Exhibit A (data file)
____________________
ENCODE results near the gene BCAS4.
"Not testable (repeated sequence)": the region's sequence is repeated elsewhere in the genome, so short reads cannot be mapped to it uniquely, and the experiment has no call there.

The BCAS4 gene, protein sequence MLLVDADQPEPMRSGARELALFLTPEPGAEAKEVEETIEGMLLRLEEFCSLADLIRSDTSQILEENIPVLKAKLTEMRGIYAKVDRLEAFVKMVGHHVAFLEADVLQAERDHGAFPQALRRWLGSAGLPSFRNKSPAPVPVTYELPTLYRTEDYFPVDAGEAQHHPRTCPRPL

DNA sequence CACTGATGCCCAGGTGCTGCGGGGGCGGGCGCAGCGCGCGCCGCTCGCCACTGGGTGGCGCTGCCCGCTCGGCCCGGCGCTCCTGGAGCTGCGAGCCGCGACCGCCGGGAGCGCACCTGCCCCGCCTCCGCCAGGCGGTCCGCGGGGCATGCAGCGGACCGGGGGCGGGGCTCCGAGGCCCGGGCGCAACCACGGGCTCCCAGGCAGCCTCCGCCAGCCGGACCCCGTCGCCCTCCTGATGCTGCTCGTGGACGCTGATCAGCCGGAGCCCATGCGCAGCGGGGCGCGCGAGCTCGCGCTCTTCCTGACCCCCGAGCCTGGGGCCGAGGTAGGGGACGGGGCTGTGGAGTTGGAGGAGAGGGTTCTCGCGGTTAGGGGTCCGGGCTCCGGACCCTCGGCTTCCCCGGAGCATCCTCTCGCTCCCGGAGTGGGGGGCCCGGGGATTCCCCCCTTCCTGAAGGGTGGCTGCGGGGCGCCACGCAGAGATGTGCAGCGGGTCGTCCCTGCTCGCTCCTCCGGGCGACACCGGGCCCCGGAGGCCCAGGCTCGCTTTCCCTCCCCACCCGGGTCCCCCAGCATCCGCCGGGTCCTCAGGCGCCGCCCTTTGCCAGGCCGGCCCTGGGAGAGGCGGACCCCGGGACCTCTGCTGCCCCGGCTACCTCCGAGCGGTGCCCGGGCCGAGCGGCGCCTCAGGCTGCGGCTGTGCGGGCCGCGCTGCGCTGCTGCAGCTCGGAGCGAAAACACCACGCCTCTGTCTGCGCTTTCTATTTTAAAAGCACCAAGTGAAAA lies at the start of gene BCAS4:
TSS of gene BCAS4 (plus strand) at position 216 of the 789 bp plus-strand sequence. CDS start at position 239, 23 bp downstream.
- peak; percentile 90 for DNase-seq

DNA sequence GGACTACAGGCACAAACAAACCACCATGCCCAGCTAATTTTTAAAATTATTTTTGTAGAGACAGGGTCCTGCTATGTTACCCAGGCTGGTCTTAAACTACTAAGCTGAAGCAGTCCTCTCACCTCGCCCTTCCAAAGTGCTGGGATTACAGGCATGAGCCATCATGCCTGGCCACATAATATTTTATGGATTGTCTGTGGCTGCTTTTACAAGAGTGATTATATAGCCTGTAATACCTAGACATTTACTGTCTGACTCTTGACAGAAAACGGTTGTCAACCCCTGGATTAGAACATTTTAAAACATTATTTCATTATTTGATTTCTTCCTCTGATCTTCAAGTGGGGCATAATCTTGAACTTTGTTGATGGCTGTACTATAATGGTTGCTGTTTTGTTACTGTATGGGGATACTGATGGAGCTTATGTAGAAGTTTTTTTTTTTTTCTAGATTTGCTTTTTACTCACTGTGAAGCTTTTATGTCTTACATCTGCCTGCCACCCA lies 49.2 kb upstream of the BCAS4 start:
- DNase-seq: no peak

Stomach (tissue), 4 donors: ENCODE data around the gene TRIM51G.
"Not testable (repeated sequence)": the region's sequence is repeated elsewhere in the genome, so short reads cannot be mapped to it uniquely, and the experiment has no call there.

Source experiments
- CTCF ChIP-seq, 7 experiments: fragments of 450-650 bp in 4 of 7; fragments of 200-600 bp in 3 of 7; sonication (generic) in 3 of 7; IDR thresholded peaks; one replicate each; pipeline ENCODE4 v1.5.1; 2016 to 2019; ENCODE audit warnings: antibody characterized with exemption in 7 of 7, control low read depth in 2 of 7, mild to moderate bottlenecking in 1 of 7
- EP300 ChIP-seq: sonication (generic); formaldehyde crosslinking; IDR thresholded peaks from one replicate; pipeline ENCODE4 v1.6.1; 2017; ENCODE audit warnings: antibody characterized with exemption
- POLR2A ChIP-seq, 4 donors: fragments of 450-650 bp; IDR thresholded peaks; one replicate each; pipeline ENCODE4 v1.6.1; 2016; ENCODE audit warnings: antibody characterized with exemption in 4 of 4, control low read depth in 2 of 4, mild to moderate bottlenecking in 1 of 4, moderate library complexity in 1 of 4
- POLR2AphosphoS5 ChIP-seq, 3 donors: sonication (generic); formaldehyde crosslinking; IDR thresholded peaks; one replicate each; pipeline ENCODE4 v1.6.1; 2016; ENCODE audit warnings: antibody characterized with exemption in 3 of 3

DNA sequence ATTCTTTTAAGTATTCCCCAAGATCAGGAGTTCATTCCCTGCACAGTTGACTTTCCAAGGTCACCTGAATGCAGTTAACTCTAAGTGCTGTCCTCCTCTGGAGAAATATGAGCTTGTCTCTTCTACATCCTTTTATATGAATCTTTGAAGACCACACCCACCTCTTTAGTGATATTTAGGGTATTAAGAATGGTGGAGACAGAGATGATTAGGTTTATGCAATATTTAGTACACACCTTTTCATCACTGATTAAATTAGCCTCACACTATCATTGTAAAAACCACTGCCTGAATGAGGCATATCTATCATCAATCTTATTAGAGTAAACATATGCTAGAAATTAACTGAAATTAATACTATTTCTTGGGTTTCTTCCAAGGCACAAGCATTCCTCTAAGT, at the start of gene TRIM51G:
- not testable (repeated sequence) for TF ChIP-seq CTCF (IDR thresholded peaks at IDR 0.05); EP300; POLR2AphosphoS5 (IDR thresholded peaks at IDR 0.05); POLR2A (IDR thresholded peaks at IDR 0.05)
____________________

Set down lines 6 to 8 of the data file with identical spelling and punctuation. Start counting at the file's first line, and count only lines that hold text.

- peak; percentile 90 for DNase-seq

DNA sequence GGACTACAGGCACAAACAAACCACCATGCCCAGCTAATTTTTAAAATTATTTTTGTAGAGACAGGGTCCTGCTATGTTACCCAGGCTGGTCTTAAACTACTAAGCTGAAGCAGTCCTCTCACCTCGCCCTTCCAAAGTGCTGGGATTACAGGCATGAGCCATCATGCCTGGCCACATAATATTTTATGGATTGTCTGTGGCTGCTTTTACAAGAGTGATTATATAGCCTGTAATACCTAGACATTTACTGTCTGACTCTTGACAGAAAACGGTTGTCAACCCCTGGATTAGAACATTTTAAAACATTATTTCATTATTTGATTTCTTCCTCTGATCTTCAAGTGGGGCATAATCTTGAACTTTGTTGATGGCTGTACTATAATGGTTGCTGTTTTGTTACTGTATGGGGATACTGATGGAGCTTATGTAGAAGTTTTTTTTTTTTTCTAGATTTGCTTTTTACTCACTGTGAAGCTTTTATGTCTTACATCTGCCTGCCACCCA lies 49.2 kb upstream of the BCAS4 start:
- DNase-seq: no peak